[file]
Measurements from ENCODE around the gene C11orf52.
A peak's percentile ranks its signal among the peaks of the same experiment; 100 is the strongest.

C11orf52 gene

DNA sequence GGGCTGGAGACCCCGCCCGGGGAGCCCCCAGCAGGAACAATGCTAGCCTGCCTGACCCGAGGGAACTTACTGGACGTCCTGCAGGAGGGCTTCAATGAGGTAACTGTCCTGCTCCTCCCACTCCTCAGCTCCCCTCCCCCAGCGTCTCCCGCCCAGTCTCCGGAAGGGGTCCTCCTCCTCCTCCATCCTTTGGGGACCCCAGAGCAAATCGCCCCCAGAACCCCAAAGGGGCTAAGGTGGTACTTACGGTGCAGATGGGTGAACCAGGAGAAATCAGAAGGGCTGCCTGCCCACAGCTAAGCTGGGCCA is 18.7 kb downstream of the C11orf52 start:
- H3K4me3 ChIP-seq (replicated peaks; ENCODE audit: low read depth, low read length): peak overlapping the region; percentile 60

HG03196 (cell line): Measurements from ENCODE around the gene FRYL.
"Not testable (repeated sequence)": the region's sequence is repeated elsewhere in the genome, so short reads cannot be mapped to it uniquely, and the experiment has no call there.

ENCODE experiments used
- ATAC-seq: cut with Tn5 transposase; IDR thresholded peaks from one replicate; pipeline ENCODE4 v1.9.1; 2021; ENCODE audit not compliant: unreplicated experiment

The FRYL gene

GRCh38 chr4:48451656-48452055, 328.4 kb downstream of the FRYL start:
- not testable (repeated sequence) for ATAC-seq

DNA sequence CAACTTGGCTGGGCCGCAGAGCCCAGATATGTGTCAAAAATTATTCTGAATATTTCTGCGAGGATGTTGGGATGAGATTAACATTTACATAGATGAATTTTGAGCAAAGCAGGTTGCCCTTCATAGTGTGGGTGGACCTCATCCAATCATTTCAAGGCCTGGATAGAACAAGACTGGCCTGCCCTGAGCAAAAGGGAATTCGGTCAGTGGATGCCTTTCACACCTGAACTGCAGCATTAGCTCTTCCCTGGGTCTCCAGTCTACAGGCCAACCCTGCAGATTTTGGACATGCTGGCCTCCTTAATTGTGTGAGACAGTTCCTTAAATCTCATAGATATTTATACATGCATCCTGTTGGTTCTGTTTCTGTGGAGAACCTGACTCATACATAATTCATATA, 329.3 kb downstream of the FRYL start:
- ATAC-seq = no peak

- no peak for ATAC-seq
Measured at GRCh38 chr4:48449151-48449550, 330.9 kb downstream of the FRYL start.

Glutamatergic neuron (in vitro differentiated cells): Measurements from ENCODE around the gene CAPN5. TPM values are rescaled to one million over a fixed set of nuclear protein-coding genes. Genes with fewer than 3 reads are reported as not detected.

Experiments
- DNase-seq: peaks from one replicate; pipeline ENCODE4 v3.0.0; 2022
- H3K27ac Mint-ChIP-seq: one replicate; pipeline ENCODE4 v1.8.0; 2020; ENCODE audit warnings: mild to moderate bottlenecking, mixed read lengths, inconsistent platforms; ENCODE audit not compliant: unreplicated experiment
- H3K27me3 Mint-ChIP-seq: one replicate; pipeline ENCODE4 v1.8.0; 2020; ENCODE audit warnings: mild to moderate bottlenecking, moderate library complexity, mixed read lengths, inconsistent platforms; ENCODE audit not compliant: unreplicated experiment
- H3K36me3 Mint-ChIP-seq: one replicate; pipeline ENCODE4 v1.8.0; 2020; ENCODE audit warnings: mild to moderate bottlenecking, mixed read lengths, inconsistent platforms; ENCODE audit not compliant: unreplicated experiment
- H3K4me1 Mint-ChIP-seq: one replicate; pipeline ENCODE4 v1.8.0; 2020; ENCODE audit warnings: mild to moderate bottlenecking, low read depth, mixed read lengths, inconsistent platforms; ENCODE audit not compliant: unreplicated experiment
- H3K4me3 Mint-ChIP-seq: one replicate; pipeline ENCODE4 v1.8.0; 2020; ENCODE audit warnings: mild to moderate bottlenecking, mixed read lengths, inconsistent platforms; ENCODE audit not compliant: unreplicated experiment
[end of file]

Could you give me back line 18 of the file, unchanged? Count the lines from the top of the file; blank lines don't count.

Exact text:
Experiments